A law banning the importation of products made in China’s Xinjiang region goes into effect today. Complying with it will be a monumental challenge for many U.S. companies.
Why it matters: The Uyghur Forced Labor Prevention Act, if strictly implemented, could reroute certain global supply chains away from China.
“Everyone is waiting to see how this shakes out in reality,” said Jessica Rifkin, a lawyer who leads the customs, trade and litigation practice group at Benjamin L. England & Associates.”This has the potential to really cause widespread effects, especially if the law is enforced to a T, completely as written.”Unsold inventory is already piling up at cotton mills in Xinjiang, according to reporting from the South China Morning Post, as foreign companies have sought to bring their supply chains into compliance with the new U.S. law.
Details: The law, passed in December, creates a “rebuttable presumption” that all products and components coming from Xinjiang are made with forced labor or by people detained in camps.
A company can request an exclusion if it can prove with “clear and convincing evidence” that an item was not made with forced labor.Although the importation of products made through forced labor is already illegal under U.S. law, the new law puts the onus on companies to prove their products don’t have inputs from Xinjiang forced labor — rather than relying on the small team at U.S. Customs and Border Protection (CBP), the agency tasked with enforcing import prohibitions, to investigate this on its own.
Though companies have known since the law’s passage that they needed to delink their supply chains from Xinjiang inputs, CBP did not release specific implementation guidelines until last week.
“Companies still feel confused about how this is going to be implemented,” Jeff Neeley, a lawyer at Husch Blackwell focusing on trade litigation, told Axios. “What I’ve seen is that companies have taken this very seriously and they are trying to know their supply chain. The problem, as a practical matter, is that’s easier said than done.”That’s because supply chains have become incredibly complex in an age of globalization. A finished item might have components from multiple countries that have traveled across borders numerous times. And Xinjiang products are diffused throughout supply chains in the rest of China.”One of the huge challenges is that you simply can’t look at Xinjiang in isolation,” said Nicole Morgret, a human rights analyst at C4ADS, a nonprofit research organization. “It’s reasonable to assume that any cotton garment coming out of China is going to have some element of something made in Xinjiang, whether simply the cotton or the textile thread or cloth.”Common exports from China that have been previously linked to forced labor in Xinjiang include cotton, textiles, tomatoes, polysilicon, vinyl flooring, and car batteries.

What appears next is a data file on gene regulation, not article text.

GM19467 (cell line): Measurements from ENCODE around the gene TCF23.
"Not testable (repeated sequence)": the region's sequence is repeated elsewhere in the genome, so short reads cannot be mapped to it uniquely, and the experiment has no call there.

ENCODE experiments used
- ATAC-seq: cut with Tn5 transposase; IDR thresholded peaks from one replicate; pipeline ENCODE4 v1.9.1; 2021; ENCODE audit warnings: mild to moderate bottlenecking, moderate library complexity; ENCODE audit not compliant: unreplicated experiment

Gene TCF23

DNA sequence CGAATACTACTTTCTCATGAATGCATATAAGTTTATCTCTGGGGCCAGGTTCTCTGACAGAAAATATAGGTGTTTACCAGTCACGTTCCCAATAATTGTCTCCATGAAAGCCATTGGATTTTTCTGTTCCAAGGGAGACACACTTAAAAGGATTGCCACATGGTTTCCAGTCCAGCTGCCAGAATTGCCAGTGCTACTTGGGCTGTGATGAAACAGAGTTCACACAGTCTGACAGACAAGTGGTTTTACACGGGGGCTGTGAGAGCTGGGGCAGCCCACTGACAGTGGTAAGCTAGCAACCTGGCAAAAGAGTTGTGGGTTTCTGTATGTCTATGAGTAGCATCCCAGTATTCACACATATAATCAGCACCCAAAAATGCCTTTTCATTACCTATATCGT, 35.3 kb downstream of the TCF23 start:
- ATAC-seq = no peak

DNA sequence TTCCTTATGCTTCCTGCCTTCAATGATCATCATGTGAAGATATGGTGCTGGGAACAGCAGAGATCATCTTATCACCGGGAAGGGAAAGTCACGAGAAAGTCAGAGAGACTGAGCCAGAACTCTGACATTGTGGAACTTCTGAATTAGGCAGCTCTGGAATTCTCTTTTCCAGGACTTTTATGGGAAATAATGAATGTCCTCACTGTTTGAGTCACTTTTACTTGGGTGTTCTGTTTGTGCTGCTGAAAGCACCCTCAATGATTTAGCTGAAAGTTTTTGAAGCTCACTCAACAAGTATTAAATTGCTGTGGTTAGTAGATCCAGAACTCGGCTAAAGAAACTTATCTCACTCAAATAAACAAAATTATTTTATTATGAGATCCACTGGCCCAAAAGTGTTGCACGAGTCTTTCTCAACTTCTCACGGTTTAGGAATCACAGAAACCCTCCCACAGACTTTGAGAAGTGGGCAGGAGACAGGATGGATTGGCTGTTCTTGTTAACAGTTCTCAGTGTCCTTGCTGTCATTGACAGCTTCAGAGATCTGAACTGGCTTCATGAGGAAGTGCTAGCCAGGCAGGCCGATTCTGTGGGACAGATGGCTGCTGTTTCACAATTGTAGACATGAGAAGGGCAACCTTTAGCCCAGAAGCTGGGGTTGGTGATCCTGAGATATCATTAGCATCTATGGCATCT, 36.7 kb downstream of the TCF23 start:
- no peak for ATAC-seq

The intrigue: Chinese authorities have already blocked some independent labor auditors from carrying out their work, and access to Xinjiang is extremely limited.
In a statement released after the law was passed, China’s Ministry of Foreign Affairs said it “maliciously denigrates the human rights situation in China’s Xinjiang in disregard of facts and truth.”Blocking components from Xinjiang is a “political decision by the U.S. government,” Morgret said. “And the Chinese government is going to try to push back or thwart that to the degree that it can.”Chinese suppliers themselves may feel reluctant to reveal certain information that U.S. companies request, adding to the difficulties of verification in the Xinjiang region.”Companies are relying to a certain extent on what their suppliers are telling them,” Rifkin told Axios. “If those representations turn out not to be true, that’s problematic.”
What to watch: How strictly the law is enforced, and if CBP scrutinizes shipments not just from China but also other countries where factories often source from China, such as Vietnam or Cambodia.